Supply chain bottlenecks have motivated big companies to start increasing capacity in the U.S.; Intel itself said last year it would spend $20 billion to build two major factories in Arizona, and in 2020, the global leader in chip manufacturing Taiwan Semiconductor Manufacturing Co. (TSMC), said it would spend $12 billion to build a semiconductor factory, also in Arizona. Samsung is investing $17 billion in a chip plant in Texas."
- Time Magazine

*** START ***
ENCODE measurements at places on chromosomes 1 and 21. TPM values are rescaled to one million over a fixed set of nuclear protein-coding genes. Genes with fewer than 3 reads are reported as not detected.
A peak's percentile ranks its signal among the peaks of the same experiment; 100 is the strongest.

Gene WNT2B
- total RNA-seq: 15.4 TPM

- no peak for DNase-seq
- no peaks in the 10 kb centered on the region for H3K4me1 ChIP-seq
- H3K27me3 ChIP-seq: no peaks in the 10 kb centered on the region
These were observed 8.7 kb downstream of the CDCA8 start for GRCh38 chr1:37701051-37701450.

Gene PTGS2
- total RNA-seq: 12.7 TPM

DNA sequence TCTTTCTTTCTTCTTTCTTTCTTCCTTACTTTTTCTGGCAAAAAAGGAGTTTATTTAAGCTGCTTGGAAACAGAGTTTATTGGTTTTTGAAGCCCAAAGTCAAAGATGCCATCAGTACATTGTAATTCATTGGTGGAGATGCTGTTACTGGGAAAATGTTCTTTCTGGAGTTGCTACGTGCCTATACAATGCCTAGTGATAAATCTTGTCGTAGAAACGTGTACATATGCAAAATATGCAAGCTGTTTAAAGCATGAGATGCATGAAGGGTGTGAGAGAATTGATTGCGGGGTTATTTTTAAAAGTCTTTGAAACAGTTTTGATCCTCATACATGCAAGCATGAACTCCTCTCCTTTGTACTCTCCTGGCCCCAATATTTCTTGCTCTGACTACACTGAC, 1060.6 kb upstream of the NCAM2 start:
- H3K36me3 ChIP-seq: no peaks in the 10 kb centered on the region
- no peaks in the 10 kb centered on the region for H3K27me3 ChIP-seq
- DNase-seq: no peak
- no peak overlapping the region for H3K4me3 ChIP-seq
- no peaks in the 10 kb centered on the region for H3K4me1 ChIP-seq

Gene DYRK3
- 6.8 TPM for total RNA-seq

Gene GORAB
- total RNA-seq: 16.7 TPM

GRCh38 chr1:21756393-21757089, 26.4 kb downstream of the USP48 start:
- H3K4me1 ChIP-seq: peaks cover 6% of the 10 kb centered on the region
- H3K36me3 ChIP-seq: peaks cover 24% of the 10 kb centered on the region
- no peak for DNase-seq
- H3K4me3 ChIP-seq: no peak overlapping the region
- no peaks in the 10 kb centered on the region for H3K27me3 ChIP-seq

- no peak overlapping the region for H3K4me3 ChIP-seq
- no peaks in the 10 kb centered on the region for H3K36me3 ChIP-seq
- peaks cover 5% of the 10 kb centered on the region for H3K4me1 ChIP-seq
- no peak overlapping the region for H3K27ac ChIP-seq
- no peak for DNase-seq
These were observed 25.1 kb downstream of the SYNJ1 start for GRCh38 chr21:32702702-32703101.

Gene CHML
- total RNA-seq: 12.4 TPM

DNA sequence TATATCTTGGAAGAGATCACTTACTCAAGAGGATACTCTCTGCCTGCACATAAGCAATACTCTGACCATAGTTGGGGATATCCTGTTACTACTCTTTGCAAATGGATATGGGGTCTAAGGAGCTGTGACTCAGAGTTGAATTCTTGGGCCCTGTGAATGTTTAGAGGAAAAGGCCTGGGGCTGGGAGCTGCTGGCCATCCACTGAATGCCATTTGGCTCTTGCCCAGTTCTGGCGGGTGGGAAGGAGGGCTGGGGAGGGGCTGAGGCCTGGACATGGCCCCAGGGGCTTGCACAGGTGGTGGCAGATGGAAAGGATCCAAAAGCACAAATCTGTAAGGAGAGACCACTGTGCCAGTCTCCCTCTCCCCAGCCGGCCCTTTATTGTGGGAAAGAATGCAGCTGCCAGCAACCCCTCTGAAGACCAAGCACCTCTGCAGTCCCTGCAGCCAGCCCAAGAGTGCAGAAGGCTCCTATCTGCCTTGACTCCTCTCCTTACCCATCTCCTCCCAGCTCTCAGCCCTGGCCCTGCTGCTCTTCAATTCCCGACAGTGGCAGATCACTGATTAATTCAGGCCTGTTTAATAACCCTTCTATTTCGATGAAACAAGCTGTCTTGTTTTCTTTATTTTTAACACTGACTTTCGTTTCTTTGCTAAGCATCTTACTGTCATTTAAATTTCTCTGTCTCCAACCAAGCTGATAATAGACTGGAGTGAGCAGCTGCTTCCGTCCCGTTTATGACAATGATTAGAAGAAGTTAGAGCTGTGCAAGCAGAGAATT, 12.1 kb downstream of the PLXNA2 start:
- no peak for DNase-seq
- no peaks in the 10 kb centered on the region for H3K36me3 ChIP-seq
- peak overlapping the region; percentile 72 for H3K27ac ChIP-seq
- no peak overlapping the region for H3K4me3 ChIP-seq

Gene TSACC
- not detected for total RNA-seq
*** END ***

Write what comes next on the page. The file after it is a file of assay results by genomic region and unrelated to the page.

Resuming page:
6) I've posted something similar before, but to keep it in front of us: In the 1990s, U.S. companies decided to outsource a large % of our manufacturing capacity to China to take advantage of "cheap" labor. Our brilliant CEOs ignored that China is an authoritarian state. They were so eager to gain access to Chinese markets they signed prohibitive deals that forced them to partner with Chinese companies; even worse, the Chinese partners all had majority control. The Chinese used to partnerships to learn their "partners'" tech secrets, stole them, and built their own companies to compete with their American, French, British, what have you partners. Now add in the "brilliant" concept of just in time manufacturing. The idea is a part or even a whole product is not made until an order exists with consumers waiting at the other end. The factory, like FoxCon, makes the stuff and it's immediately loaded onto a ship, sent to LA or elsewhere, where it is promptly unloaded, put on rail cars or in trucks and is in the store or Amazon's warehouses in days. The concept is to avoid having a lot of capital sitting around in warehouses. Well, COVID caused the supply chain to break down. Delay after delay piled up even as demand exploded outside China. Oh, now add in that transport companies screw over truck drivers with low wages. It's a lonely, demanding job and there aren't enough truck drivers to move all the freight necessary. It's now estimated that the U.S. will have a shortage of 180k truck drivers by 2030.